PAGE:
EG: What can you tell us about Tiny Heroes for those who don't follow the development?
F_A:It's an RPG/platformer that's ending up as more of a platformer and less of an RPG. You'll pick a character class and play through the game, gaining new abilities specific to your class as you go. When you beat the last boss you can start again and play as a different class - you'll keep the abilities from the first time through and gain the new class's abilities. As you gain new abilities (ex: wall climbing, anti-gravity, etc.) you'll find ways to use them to access new areas. You'll have to play through more than once to see everything there is to see.
EG: I like the idea for you have for Tiny Heroes in regards to classes, but do you think there is a chance for it to become unbalanced?
F_A: I figure most people will play the game by themselves in a single player mode, so I'm not too concerned about balance. I plan to support multiplayer, but I'm planning more for PvE than PvP.
Each character can have six abilities mapped to keys. You can switch at any time but I figure players will tend to pick six abilities and use them for a while. What I want to avoid is having a clear "six best abilities" that everyone uses. If you're playing together with friends, I want it to be beneficial for each player to use slightly different sets of skill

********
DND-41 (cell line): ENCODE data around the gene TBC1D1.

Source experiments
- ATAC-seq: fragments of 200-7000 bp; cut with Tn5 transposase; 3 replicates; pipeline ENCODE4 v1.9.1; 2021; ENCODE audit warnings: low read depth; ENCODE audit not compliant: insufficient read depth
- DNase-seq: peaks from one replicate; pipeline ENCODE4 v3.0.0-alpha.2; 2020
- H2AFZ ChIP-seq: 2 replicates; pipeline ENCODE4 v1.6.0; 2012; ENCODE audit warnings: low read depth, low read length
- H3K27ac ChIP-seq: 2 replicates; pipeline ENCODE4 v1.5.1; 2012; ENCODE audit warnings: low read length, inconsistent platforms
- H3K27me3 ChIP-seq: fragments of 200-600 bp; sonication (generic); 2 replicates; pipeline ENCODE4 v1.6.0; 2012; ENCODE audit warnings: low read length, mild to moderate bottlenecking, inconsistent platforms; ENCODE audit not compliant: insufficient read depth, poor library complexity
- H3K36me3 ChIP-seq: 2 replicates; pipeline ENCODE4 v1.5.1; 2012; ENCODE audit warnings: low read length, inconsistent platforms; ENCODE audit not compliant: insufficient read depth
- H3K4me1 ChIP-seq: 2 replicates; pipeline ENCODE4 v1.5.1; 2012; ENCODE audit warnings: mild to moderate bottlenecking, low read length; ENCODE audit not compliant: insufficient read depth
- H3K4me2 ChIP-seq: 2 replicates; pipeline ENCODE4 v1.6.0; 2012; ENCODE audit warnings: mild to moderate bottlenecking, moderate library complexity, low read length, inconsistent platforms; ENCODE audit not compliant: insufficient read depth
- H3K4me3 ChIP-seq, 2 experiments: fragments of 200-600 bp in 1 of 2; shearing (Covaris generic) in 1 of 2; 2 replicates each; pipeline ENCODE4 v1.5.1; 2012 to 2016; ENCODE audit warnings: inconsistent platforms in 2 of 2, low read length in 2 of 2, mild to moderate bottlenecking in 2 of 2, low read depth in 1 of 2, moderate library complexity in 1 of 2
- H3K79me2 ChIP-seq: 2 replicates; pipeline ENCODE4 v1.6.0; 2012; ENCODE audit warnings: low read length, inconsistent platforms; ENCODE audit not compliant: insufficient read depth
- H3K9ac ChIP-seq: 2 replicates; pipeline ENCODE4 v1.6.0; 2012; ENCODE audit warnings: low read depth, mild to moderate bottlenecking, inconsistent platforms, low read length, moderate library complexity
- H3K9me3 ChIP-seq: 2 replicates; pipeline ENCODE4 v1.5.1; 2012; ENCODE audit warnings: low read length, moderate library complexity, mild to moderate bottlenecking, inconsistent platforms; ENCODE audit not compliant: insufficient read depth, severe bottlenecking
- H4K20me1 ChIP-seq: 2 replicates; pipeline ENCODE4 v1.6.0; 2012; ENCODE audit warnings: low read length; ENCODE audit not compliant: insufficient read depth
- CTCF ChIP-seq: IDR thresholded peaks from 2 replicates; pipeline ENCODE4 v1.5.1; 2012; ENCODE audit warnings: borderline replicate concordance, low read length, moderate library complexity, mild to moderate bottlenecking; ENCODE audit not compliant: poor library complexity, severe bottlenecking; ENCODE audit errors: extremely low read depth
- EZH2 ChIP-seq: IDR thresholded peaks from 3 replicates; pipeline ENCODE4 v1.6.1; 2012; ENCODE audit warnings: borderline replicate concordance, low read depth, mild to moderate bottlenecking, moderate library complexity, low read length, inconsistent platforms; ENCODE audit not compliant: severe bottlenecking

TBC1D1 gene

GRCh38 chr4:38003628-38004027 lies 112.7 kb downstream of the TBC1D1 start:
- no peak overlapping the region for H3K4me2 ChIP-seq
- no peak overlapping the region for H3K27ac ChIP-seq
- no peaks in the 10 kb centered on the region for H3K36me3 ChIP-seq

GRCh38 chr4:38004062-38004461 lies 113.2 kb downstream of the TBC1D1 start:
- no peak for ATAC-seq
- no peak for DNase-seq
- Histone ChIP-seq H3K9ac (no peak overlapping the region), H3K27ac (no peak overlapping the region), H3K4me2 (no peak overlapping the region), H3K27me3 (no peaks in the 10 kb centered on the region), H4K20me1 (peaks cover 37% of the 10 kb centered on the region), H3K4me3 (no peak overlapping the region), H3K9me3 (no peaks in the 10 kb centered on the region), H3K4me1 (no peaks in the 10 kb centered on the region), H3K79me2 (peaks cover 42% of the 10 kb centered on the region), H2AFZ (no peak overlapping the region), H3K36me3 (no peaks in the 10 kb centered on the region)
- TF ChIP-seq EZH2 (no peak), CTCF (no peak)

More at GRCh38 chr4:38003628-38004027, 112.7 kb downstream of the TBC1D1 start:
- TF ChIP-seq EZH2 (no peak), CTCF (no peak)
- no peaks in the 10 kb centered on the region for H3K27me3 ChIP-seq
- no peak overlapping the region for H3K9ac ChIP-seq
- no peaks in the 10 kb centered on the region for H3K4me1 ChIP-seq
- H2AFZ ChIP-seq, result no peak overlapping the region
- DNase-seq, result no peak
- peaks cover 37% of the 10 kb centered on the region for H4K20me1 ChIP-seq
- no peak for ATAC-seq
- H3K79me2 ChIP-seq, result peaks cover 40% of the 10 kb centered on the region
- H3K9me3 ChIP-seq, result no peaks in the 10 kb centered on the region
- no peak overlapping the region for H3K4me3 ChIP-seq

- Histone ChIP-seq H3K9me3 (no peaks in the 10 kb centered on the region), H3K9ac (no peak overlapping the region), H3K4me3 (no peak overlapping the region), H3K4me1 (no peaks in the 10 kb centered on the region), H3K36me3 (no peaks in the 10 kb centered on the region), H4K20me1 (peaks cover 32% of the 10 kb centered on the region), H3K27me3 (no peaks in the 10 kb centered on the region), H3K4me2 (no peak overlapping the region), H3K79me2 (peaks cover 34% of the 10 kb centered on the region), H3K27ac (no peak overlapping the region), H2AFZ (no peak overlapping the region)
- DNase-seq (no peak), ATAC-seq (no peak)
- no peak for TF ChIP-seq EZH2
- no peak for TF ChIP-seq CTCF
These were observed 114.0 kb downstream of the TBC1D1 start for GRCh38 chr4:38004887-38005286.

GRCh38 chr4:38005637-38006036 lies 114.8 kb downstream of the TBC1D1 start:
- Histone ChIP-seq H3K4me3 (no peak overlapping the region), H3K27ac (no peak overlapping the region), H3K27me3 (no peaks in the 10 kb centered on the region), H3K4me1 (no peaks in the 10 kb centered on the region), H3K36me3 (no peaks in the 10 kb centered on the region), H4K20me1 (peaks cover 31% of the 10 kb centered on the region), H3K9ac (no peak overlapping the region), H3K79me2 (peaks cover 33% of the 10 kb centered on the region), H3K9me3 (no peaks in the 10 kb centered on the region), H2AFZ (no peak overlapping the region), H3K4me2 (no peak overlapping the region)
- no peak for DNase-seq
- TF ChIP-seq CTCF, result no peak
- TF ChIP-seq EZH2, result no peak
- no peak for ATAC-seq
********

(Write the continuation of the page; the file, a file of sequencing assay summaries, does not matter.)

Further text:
EG: How do you feel about the outdated DM guide and its affect on new programmers?
F_A:The guide is designed for people with little to no programming experience. It's hard to learn to program from scratch so it'd be very difficult for the guide to be effective. Even if it was updated it's still hard to teach people how to program. Being outdated doesn't hurt it too much in this regard, but it does hurt BYOND because the guide is one of the few things a potential user can look at that'll persuade them to use BYOND. Because the guide doesn't really reflect what you can do with BYOND or see how it works, it's not going to impress many potential users.
EG: Would you call for ammendments to be made to the DM guide, or to be started over?
F_A: I think the guide is fine for what it does. It does cover the basic aspects of the DM language. There's never going to be one single guide that everyone uses to learn DM. There are things I'd add to it but there are always going to be things it doesn't cover. In a sense this is starting over, instead of fixing up the DM guide to address any problems we'd be creating new documents to cover them.
EG: Lets say the user community wanted to remake the DM guide themselves, would you contribute? If so, what?
F_A: I think it'd be more beneficial to create guides centered around specific resources. Explaining how to learn DM from scratch and use it to make games is a tall task. Creating a guide to say "here's how to use the RTS library to make a realtime strategy game" is a lot easier and a lot more practical. It would take a complete game development newbie years to be able to produce games using general programming resources like the DM guide. These more specific resources would get newbies making games a lot faster. I'd certainly contribute to a project like that.